The surprise endings of each Whistler tale were accented by a kettledrum sound effect. That was used to drive home the impact to the listener. If you listen to enough stories, you can tell when it is coming. However, on some stories, the sound effect came not right after the last line, but a few minutes late. If I was the director, I would have had the sound effects man do it over again. Of course, this was in the days before magnetic tape, and sometimes the acetate recording had to be scaped and the whole program had to be done over again.
November 24, 2012 Subject:
Love this series. Great work again by the OTRR. To the reviewer who said this was "ruined" and gave it one star. Have you looked at the single episode page where you can use the built in player (or a Flash version) to listen to the individual episodes? Instead of knocking this work with one star, do some searching first.
I was listening to The Whistler year-by-year one-by-one on my bookmarked page. Now, no years, so few episodes only 30 zip files with no references. You ruined a wonderful experience with your horrible changes.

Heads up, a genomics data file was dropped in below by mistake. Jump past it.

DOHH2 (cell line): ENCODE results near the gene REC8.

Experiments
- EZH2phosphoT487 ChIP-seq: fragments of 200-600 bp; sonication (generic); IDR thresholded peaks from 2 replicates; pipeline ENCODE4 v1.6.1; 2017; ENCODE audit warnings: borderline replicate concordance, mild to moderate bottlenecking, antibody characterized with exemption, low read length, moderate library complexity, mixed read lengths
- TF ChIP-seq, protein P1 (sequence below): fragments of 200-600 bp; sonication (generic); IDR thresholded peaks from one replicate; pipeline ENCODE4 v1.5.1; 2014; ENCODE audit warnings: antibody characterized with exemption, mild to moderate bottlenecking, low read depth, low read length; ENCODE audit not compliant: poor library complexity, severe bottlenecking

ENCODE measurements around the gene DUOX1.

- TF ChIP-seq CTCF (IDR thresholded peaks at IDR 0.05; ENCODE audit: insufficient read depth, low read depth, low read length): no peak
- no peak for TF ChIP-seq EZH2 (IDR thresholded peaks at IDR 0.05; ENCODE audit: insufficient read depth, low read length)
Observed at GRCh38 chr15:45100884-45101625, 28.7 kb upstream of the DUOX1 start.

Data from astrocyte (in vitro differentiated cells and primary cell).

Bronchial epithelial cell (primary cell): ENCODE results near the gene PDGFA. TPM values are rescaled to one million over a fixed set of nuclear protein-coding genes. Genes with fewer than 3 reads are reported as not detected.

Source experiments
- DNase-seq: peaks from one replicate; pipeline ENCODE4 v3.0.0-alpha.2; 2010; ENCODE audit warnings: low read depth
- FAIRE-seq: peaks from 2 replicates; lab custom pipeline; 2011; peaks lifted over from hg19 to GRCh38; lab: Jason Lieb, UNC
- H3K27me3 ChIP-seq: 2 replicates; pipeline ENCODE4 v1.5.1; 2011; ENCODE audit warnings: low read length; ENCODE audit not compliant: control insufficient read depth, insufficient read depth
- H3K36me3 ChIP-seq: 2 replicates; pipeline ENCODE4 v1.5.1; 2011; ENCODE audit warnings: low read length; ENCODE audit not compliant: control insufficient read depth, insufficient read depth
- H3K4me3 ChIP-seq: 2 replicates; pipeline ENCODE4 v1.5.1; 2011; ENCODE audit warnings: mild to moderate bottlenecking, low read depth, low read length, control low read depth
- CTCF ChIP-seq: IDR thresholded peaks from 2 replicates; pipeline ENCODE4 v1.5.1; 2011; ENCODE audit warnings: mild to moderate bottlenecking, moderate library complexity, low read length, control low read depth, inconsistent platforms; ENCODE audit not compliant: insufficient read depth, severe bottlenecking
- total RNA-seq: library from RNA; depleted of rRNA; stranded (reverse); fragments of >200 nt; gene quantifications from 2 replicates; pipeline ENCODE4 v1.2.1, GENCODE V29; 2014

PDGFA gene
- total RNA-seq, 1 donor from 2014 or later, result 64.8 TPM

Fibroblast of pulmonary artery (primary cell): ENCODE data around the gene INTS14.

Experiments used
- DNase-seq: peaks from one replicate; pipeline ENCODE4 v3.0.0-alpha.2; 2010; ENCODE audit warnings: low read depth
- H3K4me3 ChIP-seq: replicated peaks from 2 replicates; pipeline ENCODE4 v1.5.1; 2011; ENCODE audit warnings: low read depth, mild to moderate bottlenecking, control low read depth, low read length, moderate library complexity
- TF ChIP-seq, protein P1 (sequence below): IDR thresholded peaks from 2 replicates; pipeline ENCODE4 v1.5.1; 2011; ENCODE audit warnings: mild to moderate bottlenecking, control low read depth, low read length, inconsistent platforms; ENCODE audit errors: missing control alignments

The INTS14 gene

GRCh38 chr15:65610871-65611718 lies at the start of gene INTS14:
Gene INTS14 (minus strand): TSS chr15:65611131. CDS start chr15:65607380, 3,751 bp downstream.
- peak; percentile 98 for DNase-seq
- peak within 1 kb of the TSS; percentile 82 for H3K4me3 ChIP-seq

June 10, 2012 Subject:
It would be extremely helpful to have a full listing of the contents of these. I have some 150 radio episodes and it would save a lot of hassle to know which discs I don't need to download, and what is on the discs with the videos.
April 26, 2012 Subject:
Some visitors have wondered where the radio show ends and the video files begin. The radio shows are on CDs 1-17, and the video files are in 18 to the end.
This was one of radio's greatest series, with some marvelous casts of the medium's best actors. It's finally together with well-researched dates and in nice quality sound.
April 20, 2012 Subject:
Fantastic!!! The TV shows are hard to come by and the movies are wonderful!!!
April 9, 2012 Subject:
Good Heavens - How Many?
30 cd's worth? You can about about 100 per cd.... an' there are 30 cd's here? WOW
Whatta collection! ! !
April 8, 2012 Subject:
One of the best
Thanks for collecting these in one place, with TV episodes to boot. Can't go wrong with the smart-alecky Whistler. I haven't heard a stinker yet.